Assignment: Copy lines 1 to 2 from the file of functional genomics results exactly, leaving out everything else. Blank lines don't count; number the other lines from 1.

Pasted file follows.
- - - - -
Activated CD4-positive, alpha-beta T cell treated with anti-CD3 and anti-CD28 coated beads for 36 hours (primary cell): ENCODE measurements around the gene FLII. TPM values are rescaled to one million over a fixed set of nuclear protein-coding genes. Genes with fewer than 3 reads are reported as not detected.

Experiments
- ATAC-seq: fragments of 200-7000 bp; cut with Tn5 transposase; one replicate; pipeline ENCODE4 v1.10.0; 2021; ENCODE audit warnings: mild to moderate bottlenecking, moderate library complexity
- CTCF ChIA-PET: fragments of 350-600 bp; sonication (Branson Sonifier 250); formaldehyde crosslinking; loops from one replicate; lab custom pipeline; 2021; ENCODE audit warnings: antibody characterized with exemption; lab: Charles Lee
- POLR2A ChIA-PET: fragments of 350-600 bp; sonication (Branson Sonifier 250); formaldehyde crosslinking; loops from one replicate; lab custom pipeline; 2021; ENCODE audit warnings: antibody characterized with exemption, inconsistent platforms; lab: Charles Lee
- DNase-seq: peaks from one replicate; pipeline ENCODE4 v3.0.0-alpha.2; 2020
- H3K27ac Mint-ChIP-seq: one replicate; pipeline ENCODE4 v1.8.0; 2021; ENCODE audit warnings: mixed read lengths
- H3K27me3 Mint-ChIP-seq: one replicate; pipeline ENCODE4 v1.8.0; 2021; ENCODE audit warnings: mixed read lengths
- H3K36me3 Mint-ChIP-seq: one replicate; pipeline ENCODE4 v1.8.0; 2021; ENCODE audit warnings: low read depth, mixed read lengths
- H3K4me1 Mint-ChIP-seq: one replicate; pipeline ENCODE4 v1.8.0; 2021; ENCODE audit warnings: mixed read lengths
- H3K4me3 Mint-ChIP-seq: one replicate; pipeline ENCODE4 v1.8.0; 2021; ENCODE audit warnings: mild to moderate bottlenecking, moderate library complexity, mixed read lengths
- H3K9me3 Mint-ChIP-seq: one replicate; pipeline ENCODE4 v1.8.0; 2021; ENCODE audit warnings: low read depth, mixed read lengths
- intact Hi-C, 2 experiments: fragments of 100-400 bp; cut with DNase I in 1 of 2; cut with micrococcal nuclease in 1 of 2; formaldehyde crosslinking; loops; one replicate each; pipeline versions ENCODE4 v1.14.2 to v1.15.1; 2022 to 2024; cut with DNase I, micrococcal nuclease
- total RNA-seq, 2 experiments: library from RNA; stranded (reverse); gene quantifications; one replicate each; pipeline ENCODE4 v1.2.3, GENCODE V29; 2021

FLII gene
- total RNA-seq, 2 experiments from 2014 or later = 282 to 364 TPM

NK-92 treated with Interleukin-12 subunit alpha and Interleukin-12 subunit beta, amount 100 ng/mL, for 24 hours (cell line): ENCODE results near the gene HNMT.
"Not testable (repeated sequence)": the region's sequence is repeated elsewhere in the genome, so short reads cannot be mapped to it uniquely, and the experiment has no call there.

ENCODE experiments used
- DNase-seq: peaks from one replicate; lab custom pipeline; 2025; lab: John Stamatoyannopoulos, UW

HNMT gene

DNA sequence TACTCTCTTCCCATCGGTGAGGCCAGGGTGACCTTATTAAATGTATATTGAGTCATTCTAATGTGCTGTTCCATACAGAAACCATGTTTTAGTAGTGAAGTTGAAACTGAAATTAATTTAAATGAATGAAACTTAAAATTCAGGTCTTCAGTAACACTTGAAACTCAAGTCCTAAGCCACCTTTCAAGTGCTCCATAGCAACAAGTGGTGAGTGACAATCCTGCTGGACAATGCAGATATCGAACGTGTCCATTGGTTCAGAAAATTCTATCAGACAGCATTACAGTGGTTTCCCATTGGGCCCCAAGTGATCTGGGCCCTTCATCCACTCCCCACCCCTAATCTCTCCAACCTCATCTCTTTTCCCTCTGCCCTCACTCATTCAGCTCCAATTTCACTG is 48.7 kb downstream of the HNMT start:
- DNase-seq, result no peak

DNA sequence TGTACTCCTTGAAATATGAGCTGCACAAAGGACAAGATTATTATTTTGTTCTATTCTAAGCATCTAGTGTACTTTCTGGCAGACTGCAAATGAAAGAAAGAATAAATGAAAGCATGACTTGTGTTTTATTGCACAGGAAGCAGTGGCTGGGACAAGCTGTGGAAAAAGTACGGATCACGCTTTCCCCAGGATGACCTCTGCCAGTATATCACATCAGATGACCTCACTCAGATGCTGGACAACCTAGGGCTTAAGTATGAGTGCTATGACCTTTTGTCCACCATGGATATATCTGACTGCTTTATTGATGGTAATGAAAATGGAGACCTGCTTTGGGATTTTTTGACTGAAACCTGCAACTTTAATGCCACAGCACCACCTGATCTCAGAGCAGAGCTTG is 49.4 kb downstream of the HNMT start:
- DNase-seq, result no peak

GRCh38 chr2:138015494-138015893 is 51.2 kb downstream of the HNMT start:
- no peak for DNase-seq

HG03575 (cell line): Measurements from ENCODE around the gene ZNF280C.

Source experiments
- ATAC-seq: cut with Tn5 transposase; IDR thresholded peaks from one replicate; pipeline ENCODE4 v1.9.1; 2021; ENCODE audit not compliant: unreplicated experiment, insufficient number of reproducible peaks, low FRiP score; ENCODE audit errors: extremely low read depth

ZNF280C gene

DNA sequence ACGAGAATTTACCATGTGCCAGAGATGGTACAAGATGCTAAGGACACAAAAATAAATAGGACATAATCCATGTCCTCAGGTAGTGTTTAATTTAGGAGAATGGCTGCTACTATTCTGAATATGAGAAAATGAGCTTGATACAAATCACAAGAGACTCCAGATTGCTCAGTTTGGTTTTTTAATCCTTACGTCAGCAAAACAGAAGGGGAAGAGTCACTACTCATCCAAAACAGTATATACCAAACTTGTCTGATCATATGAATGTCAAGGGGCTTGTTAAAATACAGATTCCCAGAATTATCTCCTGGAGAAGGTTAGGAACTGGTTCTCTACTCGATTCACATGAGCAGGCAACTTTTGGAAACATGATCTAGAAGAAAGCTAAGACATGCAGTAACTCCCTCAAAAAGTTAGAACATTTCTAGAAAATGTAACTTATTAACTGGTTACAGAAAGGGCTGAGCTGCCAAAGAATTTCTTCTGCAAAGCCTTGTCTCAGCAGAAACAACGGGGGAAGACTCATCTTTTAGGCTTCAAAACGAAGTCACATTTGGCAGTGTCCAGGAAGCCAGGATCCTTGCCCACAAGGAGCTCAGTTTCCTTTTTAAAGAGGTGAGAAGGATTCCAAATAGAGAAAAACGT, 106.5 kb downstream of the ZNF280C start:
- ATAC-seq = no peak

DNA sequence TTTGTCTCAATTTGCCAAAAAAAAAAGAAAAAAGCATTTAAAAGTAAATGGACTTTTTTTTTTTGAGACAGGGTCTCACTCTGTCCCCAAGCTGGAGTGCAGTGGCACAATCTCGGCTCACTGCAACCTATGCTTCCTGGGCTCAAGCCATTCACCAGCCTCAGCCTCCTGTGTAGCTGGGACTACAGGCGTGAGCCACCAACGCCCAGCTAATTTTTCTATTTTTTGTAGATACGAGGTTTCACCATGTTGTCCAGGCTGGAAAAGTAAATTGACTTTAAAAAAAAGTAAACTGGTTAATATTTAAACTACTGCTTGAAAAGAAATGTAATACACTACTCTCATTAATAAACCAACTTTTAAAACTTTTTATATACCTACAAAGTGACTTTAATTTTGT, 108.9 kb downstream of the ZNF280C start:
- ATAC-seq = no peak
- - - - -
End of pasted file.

Activated CD4-positive, alpha-beta T cell treated with anti-CD3 and anti-CD28 coated beads for 36 hours (primary cell): ENCODE measurements around the gene FLII. TPM values are rescaled to one million over a fixed set of nuclear protein-coding genes. Genes with fewer than 3 reads are reported as not detected.

Experiments